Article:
Through detailed planning work and analysis of areas with good geographic interleaved spectrum coverage,
Ofcom has identified 65 locations available for local TV broadcast services. These locations
If you can say, in than two pages, why your town should be chosen to have one of the first local TV on Freeview services, you are asked to answer the following two questions.
Question 1: Why do you think your town or city (if it is shown above) should be among the first of those selected to bid for a local TV licence?
Question 2: We would like to understand what approach potential the multiplex operator for local TV (MuxCo) bidders would take to the locations in this paper in order to make their business models work. Which locations are necessary to ensure a successful MuxCo model?
Ian: It's all about what is achievable from the existing main transmitternetwork. That leads to some weird locations. Burnley, pop. 73,000, because it's off the existing 6-mux Pendle Forest transmitter; Mold, pop. 9,568, from Moel-Y-Parc, being the only town that could be covered. I can't see a town of < 10,000 people having a viable TV service!
In fact I can't even tell why Pendle Forest was included in the original 81 DTT sites, as it doesn't really cover any major population centre not served by Winter Hill. It was quite powerful pre-DSO, actually no power increase on the first four muxes at DSO; perhaps it filled a hole in the original Winter Hill coverage, before the equalization programme of 2000?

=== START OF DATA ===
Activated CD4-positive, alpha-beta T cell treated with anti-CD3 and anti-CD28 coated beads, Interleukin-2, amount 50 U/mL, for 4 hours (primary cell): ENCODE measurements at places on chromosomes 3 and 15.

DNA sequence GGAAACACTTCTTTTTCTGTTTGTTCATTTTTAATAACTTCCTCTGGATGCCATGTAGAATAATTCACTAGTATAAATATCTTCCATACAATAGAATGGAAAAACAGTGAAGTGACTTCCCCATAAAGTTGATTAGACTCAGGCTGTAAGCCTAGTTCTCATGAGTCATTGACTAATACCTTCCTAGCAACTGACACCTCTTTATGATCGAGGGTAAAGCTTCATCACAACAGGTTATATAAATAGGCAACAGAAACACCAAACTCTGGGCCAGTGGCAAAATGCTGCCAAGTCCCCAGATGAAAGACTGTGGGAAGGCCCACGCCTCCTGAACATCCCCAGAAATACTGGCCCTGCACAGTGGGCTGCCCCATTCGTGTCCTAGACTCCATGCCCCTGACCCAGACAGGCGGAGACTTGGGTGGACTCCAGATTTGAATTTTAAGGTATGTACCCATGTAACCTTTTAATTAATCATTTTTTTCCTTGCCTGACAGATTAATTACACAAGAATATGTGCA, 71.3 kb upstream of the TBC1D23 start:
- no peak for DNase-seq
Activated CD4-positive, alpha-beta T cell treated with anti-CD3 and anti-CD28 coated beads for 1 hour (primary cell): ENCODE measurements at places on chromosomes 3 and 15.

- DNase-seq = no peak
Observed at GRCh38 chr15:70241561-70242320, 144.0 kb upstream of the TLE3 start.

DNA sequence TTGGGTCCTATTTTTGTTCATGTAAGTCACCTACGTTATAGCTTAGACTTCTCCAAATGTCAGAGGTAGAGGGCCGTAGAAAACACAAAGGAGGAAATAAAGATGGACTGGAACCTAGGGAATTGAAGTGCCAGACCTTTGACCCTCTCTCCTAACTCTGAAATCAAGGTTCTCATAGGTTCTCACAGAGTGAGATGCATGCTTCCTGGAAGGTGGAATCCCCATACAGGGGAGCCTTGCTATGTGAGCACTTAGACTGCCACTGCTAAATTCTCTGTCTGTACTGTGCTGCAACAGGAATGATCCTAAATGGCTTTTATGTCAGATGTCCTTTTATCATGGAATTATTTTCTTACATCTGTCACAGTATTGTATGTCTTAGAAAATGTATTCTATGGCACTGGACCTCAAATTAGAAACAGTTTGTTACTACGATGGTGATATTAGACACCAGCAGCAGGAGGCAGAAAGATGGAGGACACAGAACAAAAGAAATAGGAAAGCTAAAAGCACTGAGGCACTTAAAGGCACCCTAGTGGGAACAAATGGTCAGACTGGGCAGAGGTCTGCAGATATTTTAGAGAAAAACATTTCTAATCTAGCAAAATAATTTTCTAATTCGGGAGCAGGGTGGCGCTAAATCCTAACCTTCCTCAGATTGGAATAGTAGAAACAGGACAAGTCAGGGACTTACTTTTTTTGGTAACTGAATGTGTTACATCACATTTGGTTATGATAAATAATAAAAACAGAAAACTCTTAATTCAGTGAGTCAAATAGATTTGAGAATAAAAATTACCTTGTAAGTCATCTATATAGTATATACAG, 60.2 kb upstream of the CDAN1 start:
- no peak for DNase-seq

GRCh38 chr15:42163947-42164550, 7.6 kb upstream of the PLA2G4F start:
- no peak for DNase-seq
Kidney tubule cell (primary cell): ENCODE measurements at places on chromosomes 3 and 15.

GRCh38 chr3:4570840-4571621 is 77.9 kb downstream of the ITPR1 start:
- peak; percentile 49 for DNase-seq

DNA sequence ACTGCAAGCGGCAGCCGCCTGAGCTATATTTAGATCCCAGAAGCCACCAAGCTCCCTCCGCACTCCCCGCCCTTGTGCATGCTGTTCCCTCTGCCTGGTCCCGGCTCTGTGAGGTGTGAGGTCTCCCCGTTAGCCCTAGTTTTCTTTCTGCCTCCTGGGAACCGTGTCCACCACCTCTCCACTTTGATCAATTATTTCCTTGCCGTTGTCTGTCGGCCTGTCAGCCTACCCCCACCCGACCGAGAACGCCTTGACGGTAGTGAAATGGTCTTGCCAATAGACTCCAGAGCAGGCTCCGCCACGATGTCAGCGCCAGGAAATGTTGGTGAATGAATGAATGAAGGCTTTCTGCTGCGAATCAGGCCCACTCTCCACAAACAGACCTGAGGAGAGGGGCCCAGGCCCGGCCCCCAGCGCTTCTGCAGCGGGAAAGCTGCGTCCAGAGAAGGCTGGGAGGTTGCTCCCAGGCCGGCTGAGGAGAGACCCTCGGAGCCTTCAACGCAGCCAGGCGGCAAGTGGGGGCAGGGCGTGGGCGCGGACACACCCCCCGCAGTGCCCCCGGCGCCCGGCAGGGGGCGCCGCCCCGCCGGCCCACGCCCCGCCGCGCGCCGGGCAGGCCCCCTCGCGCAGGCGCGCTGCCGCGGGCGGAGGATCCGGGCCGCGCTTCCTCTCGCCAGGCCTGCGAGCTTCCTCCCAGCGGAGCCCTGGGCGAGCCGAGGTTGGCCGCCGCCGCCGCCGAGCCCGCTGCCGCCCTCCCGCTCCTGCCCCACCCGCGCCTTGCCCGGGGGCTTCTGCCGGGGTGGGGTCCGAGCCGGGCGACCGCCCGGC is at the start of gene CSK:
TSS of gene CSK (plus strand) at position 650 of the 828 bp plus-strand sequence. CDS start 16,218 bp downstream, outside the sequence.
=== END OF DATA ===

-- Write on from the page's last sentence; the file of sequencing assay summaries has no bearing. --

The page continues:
Again, Cambridge and Norwich are proposed locations. The south and east edges of the country are hard to serve anyway with overseas co-ordination required, Ipswich is likely too far from Sudbury and the transmission would head out toward Belgium and the Netherlands rather than being contained.
The mucking about with many DSO steps at Waltham, Sandy Heath and Sudbury indicates what a problem the terrain of eastern England is. It just may not be possible to find a free channel providing enough space for a Derby service off Waltham. Using relays has obviously gone in the 'too expensive' bucket.
The thing that hasn't really be talked about and discussed on UK Free TV is the content of local TV programmes.
Will it be just local news or will there be other programmes like local history and geography?
Interviews with local celebrities and important local members of the community?
And what hours will these local station broadcast from/to?
I doubt they will be 24 hours?
I wonder what they'll show the rest of the time?
Will they just shut down or will they carry Teleshopping like all other channels seem to do when they shut down?
It will be interesting to see which local TV stations I can receive when they start as I get very good signals from Winter Hill, The Wrekin and Sutton Coldfield.
I know these local station will be on a much lower power but you never know how strong or weak the signals come in where I live.